Provided by MIRLN.

Image courtesy of FreeDigitalPhotos.net/KROMKRATHOG

 


Law Hands Social Media Accounts to Relatives After Death

A plan to untangle our digital lives after we’re gone (NPR, 23 July 2014) – Ancient peoples sent their dead to the grave with their prized possessions – precious stones, gilded weapons and terracotta armies. But unlike these treasures, our digital property won’t get buried with us. Our archived Facebook messages, old email chains and even Tinder exchanges will hover untouched in the online cloud when we die. Or maybe not. Last week, the Uniform Law Commission drafted the Uniform Fiduciary Access to Digital Assets Act , a model law that would let relatives access the social media accounts of the deceased. A national lawyers’ group, the ULC aims to standardize law across the country by recommending legislation for states to adopt, particularly when it comes to timely, fast-evolving issues. “Where you used to have a shoebox full of family photos, now those photos are often posted to a website,” notes Ben Orzeske, legislative counsel at the ULC. That shoebox used to go to the executor of the deceased’s will, who would open it and distribute its contents to family members. The will’s author could decide what she wanted to give and to whom. The Uniform Fiduciary Access to Digital Assets Act aims to make the digital shoebox equally accessible. “This is the concept of ‘media neutrality,’ “ Orzeske explained. “The law gives the executor of your estate access to digital assets in the same way he had access to your tangible assets in the old world. It doesn’t matter if they’re on paper or on a website.” It turns out those terms-of-service agreements Internet users usually click through without reading include some strict rules: The small print on sites like Facebook and Google specifies that the user alone can access his or her account. But the ULC’s proposed law would override those contracts, Orzeske said. [see also Tech seeks life after death for accounts (The Hill, 24 July 2014)]

Provided by MIRLN.

Image courtesy of FreeDigitalPhotos.net/David Castillo.


Social Media Reviews Exposing Your Firm?

Annual review of social media policies may not address regulatory risks, says expert (Out-Law.com, 14 July 2014) – Technology law specialist Luke Scanlon of Pinsent Masons, the law firm behind Out-Law.com, said that businesses that only conduct a review of social media strategy once a year may be exposing themselves to legal risks. “There have been a number of recent changes to the law and the way that regulators are approaching the law as well as number of forthcoming changes that highlight the need for companies to conduct a more regular review of their social media use than just annually,” Scanlon said. “For instance, enforcement action by the Financial Conduct Authority last month indicates the approach the regulator is willing to take against financial services companies that breach rules on financial promotions. Rulings by the Court of Justice of the EU have also raised the prospect of firms having to think more carefully about how they process personal data, even if published elsewhere. Both of these examples raise compliance issues in a social media setting,” he said. Scanlon also pointed to changes to defamation laws in England and Wales which came into force earlier this year as an issue that could impact on social media use, and further identified existing copyright and communication laws , as well as advertising and consumer protection rules , that must be adhered to by companies publishing on social media. “There are many issues that organisations must be aware could affect them as a result of engaging with customers via social media,” Scanlon said. “Most organisations will likely be aware of their basic obligations, such as those to do with data protection and defamation, but there are some legal changes that may go unnoticed unless there are regular reviews of social media strategy scheduled.”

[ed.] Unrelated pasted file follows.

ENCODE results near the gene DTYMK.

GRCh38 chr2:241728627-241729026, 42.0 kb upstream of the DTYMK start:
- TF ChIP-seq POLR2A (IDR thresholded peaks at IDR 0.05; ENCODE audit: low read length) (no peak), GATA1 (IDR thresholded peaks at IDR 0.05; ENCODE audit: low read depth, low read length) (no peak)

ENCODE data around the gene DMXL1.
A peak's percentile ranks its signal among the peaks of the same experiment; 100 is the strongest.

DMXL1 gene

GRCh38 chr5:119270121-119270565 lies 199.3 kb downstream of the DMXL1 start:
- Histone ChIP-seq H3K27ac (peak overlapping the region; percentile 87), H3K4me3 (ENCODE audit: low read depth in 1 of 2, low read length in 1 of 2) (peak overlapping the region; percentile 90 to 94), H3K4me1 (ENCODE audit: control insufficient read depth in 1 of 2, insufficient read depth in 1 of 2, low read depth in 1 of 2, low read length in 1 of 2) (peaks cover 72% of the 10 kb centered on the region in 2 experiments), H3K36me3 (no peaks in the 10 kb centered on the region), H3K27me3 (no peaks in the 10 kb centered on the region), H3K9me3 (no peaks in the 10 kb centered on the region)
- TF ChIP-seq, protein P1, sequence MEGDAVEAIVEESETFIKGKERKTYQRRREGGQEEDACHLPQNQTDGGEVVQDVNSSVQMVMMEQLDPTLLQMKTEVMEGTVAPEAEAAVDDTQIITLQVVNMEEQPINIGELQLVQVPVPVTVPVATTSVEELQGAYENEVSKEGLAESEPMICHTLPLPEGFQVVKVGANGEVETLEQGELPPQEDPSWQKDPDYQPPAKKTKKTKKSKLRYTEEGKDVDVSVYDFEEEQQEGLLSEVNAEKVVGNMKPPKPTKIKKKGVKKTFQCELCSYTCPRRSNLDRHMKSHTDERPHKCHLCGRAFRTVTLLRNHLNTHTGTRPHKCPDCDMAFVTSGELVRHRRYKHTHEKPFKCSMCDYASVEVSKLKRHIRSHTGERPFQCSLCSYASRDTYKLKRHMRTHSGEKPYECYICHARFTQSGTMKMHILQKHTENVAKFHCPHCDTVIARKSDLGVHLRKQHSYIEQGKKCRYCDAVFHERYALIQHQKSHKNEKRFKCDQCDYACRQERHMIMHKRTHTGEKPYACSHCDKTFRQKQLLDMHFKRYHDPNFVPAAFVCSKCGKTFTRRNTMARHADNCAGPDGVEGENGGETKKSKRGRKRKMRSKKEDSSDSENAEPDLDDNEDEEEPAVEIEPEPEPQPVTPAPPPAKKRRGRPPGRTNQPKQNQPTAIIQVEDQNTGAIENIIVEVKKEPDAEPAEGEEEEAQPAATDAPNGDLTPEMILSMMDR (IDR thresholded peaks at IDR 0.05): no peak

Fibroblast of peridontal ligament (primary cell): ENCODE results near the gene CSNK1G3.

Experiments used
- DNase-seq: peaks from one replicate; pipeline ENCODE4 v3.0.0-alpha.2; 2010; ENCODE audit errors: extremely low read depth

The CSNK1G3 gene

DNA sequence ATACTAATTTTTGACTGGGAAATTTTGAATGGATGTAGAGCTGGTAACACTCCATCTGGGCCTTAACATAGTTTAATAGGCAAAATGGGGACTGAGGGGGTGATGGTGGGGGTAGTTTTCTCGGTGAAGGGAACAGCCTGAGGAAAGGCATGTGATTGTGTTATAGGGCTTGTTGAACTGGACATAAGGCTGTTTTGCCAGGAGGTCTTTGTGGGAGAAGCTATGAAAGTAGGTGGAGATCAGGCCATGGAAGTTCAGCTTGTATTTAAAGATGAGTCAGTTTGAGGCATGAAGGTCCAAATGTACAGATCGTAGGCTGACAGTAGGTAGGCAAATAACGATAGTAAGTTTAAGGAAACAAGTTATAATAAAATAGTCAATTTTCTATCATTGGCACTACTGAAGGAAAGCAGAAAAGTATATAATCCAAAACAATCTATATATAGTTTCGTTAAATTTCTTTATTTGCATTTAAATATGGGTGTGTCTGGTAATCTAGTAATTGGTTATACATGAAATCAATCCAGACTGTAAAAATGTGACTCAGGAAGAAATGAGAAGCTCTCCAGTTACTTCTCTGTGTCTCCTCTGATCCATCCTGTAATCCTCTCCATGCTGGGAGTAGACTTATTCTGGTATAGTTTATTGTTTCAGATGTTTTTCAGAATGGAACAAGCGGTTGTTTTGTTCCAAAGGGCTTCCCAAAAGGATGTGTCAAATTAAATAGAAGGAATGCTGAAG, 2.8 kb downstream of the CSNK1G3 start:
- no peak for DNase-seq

Provided by MIRLN.

Image courtesy of FreeDigitalPhotos.net/Stuart Miles.